S.F. Mayor Lee Celebrates Opening of City’s New Bridge HIV Research Facility

Article from California Newswire
SAN FRANCISCO, Calif.—  S.F. Mayor Edwin M. Lee today officially cut the ribbon to open the San Francisco Department of Public Health (DPH)’s new Bridge HIV research facility as part of the City’s new $9.5 million HIV/AIDS Research Center, located at 25 Van Ness Avenue.

“The research that has come out of the San Francisco AIDS Office has changed the way we look at, treat and prevent the spread of HIV/AIDS all over the world,” said Mayor Lee. “The new state-of-the-art Bridge HIV facility reflects the commitment and integrity of the work that goes on here, and we have produced a new innovative world class center for world class researchers.”

“As one of the earliest and hardest hit cities, San Francisco has always been at the forefront of responding to the crisis of HIV/AIDS – from our community-based model of care to the cutting edge research at UCSF,” said Democratic Leader Nancy Pelosi. “With the addition of the federally-supported Bridge HIV Research Facility, our city will continue to lead the way as we strive for better treatments, a vaccine and finally a cure to the scourge of HIV/AIDS.”

“As Health Director, one of my primary concerns is bridging the gap in health disparities,” said DPH Director of Health Barbara Garcia. “This new facility will allow us to increase our recruitment, enrollment and retention of large and diverse populations of study participants. Also, we will increase our capacity to train students and other researchers and expand our ability to collaborate with other groups and seek input from members of the community.”

The Bridge HIV completion marks the end of phase one of the SOAR project (San Francisco Office of AIDS Renovation). The DPH project is funded by a grant through the National Center for Research Resources at the National Institutes of Health and is part of the American Recovery and Reinvestment Act (ARRA). The new 17,000 square feet HIV/AIDS research center will expand and improve the existing research activities and accommodate future scientific needs.

The historic 25 Van Ness Avenue building was built in 1911 and was formerly a Masonic Temple, designed by Walter Bliss. The historic architecture, statuary and wall murals were preserved as an integral part of the new AIDS Research Center. The Department of Public Works (DPW) provided architectural services and project management. Construction work started on December 2011 and with the first major phase completed, this project is on time and within budget. The overall project is now 75 percent complete, with additional work on upper floors 5 and 6 remaining, and will be fully completed in 2013.

“I’m proud that this important project was designed by DPW’s architects and engineers working closely with the Department of Public Health’s Office of AIDS,” said DPW Director Mohammed Nuru. “While the project presented some challenges – such as being fully occupied during construction – I’m happy to say that we stayed within our planned schedule and budget.”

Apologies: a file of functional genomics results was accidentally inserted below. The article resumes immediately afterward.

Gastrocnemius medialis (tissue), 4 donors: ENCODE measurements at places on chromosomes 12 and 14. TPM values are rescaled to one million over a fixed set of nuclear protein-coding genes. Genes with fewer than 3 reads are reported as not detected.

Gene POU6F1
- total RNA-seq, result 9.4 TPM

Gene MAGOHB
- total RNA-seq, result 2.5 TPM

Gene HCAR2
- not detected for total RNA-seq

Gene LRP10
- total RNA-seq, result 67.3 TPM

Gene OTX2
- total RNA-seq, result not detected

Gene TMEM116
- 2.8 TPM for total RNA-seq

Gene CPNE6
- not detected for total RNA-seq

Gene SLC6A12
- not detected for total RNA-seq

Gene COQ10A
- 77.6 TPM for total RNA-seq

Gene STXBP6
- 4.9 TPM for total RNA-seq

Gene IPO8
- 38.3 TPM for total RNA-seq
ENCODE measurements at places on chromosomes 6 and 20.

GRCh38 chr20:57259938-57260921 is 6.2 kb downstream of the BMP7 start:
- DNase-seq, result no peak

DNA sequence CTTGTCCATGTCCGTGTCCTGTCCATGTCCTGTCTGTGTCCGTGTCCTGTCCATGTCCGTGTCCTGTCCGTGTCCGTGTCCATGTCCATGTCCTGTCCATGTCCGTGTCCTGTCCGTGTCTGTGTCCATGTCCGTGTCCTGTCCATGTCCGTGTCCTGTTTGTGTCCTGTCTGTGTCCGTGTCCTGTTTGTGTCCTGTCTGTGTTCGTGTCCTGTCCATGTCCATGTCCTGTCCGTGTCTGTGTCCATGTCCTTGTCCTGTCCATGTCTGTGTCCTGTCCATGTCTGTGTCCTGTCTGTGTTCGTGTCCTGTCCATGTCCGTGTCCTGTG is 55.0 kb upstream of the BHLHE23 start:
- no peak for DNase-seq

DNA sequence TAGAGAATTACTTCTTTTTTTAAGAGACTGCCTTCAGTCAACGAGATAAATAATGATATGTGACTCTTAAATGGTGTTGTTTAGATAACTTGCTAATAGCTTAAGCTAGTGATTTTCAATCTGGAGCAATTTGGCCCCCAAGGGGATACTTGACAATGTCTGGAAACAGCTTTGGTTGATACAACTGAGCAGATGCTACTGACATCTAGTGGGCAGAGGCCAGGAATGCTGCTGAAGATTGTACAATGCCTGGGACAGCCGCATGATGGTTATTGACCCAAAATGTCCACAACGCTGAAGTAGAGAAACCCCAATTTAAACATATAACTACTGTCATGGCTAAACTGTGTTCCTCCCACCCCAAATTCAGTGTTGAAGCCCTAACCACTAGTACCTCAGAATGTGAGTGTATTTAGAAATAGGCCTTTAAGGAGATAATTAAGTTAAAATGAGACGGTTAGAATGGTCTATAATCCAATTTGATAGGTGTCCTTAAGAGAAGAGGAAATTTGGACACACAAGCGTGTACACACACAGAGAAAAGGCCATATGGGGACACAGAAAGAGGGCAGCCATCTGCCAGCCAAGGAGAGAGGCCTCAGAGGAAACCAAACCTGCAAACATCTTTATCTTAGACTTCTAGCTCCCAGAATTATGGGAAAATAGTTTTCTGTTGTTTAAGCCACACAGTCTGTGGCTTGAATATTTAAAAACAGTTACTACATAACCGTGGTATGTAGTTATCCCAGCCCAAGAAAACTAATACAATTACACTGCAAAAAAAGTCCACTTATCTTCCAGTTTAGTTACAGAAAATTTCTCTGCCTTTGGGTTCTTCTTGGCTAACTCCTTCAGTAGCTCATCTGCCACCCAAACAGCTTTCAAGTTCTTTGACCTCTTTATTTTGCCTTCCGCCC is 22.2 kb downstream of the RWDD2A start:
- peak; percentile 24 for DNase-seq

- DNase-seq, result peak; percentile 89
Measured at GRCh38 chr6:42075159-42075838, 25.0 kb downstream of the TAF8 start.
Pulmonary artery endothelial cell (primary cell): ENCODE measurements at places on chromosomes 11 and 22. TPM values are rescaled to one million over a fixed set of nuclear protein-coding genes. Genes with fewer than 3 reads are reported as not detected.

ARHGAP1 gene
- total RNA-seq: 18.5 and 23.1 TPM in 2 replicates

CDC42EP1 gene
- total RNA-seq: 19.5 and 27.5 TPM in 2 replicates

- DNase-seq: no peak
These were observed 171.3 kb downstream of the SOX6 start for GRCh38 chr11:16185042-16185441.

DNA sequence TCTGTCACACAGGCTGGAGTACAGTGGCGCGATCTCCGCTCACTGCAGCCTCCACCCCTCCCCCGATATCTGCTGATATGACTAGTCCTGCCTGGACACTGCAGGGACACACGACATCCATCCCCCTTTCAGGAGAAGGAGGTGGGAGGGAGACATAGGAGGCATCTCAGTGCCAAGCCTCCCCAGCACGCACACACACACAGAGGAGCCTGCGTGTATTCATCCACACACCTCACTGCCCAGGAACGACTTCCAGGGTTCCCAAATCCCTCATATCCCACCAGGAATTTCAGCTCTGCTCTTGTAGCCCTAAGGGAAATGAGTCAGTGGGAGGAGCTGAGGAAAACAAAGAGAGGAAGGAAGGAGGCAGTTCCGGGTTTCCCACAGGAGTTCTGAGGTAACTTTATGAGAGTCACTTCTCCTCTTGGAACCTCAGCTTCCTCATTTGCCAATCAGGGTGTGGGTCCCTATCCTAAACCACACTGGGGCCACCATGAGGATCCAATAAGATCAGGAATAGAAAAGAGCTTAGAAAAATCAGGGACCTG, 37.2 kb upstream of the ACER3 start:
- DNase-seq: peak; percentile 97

San Francisco’s early HIV/AIDS epidemiology and research played a major role in the discovery of the virus that causes AIDS. The AIDS Office was created in 1982 as the City began responding to the newly-evolving AIDS epidemic, concentrated, at that time, in San Francisco, Los Angeles and New York. Along with tracking new AIDS cases among residents, the AIDS Office and also began to study the natural history of AIDS among 6,740 gay and bisexual men who had participated in an early study of hepatitis B. The specimens collected through these studies lead to the first HIV Antibody test licensed in the US and data from this study also set the standard for defining risk factors for HIV, rates of progression and other factors responsible for long-term non-progression. San Francisco DPH is recognized as a global leader in AIDS research and prevention.

Thirty years after the discovery of the virus that causes AIDS, the San Francisco DPH’s AIDS Office has matured into three independent and collaborative grant-funded research units managing a $46 million research portfolio.
•Bridge HIV (formerly HIV Research Section) under the direction of Susan Buchbinder, MD, is a leading site in the National Institute of Health-funded HIV Vaccine Trials Network, Prevention Trials Network, clinical trial groups of HIV Pre-Exposure Prophylaxis (PreP), and other investigator-initiated research. Researchers are experts in HIV vaccine and prevention science, methods for measurement of adherence, combination HIV prevention strategies and innovative research training methods.

•HIV Epidemiology Section, led by Willie McFarland, MD and Susan Scheer, evaluates the incidence and prevalence of persons with HIV/AIDS. The investigators are global leaders in seroepidemiology and clinical outcomes, risk behavior assessment, community strategies for decreasing risk practices, sampling hard-to-reach populations and training international delegations on surveillance, sampling and interview techniques.

•HIV Prevention Section, led by Acting Director Tracey Packer, is the leading site for the National Institute Drug Abuse AIDS-funded Clinical Trials Network. For the past 30 years, researchers have been working to reduce HIV risk among methamphetamine users, novel HIV testing and partner notification strategies and the community-level impact of antiretroviral therapy to reduce HIV transmission.